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Make the economy one of the fastest growing emerging economies in the world with a real GDP growth averaging at least 10-12% annually


  • When made: 2015

  • Where made: My Covenant with Nigerians

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In 2015 the Nigerian economy grew 2.79%, before shrinking to -1.58% in 2016 according to the national statistics office. Nigeria’s real GDP annual growth rate was 0.83% in 2017, 1.93% in 2018 and 2.27% in 2019.

The highest quarterly real growth rate record since the second quarter of 2015, when Buhari took power, was 2.84%. That was in the third quarter of that year.

The growth rate dropped to 2.11% in the fourth quarter of 2015, before becoming negative in the first quarter of 2016.

No further growth was recorded until the second quarter of 2017 when the economy exited recession by expanding 0.55%. The real GDP growth rate in the last two quarters of 2017 was 1.4% and 1.92%.

The most recent quarterly real GDP growth data shows a growth rate of 1.87% in the first quarter of 2020, a drop from 2.55% growth rate in the fourth quarter of 2019.

Impact of Covid-19

The International Monetary Fund on 28 April 2020 announced that it approved Nigeria’s request of US$3.4 billion in emergency financial assistance under the Rapid Financing Instrument. This was to meet the urgent balance of payment needs stemming from the outbreak of the Covid-19 pandemic and the sharp fall in oil prices.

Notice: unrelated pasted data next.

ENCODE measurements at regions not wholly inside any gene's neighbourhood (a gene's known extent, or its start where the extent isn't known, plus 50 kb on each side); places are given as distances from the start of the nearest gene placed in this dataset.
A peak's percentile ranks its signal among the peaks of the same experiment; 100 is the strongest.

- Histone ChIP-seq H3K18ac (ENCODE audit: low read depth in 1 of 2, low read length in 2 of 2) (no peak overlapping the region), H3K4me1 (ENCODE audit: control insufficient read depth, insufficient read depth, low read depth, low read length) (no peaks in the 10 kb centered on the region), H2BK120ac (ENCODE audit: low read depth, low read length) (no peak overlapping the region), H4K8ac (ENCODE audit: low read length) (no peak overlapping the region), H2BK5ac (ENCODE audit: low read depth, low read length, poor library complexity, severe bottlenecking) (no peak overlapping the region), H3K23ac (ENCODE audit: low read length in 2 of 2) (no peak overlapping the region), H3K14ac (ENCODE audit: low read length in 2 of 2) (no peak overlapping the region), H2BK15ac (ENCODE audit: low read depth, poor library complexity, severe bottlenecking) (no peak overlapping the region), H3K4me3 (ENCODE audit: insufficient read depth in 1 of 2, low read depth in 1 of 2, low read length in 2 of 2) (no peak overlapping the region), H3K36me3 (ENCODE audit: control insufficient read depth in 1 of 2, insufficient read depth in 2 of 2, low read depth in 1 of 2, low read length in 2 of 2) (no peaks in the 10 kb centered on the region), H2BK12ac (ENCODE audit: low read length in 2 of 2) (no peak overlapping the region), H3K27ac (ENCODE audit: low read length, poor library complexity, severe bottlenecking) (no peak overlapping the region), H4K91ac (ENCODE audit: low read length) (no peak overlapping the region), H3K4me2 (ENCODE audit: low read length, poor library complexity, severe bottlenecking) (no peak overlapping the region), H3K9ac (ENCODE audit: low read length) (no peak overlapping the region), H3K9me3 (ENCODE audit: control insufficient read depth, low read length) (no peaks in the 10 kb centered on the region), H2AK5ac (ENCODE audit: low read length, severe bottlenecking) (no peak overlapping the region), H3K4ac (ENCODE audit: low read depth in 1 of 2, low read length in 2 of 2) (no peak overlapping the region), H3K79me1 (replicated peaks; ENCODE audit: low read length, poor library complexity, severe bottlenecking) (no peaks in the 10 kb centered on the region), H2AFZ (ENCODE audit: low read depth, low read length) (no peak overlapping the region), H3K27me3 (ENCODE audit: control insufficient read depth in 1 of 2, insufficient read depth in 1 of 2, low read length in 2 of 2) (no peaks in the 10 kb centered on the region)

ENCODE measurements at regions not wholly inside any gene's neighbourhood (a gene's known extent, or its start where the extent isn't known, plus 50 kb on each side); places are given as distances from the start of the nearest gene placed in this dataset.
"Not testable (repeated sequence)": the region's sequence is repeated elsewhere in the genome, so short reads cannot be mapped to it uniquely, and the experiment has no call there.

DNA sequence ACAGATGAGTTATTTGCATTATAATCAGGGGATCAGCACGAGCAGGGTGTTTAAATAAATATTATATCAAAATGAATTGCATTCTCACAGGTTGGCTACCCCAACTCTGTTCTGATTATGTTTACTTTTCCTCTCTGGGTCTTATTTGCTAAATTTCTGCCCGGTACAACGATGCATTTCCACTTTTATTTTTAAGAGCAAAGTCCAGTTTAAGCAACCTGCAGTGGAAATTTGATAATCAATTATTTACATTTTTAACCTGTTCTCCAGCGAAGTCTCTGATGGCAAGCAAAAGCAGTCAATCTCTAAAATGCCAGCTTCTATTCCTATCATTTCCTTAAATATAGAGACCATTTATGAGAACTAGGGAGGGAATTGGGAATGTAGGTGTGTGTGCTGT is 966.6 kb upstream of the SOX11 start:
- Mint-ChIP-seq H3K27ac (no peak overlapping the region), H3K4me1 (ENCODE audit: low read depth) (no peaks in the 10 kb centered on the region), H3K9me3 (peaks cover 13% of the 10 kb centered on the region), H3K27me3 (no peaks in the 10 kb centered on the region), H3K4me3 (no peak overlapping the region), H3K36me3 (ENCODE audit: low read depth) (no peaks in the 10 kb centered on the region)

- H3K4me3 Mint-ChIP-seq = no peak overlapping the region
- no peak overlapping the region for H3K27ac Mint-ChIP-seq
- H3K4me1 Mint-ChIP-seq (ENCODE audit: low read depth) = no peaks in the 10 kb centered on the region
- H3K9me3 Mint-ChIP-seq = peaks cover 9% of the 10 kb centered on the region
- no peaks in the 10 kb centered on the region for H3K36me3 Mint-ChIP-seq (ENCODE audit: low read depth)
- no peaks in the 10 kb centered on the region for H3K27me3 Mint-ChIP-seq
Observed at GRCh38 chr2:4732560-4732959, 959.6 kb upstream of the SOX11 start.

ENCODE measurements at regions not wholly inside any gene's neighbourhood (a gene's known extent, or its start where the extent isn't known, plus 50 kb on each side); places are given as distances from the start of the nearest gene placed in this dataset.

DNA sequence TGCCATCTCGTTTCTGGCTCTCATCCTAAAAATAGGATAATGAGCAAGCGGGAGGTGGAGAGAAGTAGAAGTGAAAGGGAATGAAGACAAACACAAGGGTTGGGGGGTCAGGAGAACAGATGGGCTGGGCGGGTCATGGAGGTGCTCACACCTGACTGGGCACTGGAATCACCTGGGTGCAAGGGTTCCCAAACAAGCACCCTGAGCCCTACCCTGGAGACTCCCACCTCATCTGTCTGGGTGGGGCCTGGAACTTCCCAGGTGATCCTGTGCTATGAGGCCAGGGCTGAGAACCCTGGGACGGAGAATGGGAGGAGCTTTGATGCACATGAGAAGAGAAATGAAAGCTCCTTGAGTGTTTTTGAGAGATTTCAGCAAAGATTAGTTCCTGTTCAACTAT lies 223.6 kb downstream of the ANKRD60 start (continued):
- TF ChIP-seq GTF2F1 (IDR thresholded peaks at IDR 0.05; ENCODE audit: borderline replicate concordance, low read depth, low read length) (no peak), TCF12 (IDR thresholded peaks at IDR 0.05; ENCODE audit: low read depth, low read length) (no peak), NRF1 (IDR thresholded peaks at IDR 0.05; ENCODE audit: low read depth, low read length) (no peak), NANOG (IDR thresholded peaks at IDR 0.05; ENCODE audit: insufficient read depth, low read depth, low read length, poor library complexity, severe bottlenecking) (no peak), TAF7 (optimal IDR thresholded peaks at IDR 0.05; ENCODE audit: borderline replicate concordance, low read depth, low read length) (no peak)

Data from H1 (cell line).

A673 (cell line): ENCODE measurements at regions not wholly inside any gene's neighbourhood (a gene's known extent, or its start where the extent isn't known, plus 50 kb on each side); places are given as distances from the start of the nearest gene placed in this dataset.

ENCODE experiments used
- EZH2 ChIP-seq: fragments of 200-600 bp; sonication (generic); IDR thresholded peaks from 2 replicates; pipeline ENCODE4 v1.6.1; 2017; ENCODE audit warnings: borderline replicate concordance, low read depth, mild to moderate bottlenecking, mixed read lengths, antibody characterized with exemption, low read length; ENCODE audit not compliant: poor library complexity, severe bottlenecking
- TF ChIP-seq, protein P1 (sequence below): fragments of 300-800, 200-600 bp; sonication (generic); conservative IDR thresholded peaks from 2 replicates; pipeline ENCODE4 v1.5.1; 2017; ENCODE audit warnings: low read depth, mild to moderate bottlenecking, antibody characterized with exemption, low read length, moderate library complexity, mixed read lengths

“The near-term economic impact of Covid-19 is expected to be severe, while already high downside risks have increased.  Even before the Covid-19 outbreak, Nigeria’s economy was facing headwinds from rising external vulnerabilities and falling per capita GDP levels. The pandemic—along with the sharp fall in oil prices—has magnified the vulnerabilities, leading to a historic decline in growth and large financing needs,” the IMF’s statement read. 

Also, Temidayo Akinbobola, economics professor at the Obafemi Awolowo University, Ile-Ife, told Africa Check that a drop in GDP growth rate is expected in light of the pandemic.

“This is because productivity has dropped due to the lockdown and so demand has outweighed supply resulting in higher prices. However, I believe the impact of Covid-19 will not linger for too long because some sectors of the economy such as ICT will grow significantly,” Akinbobola said.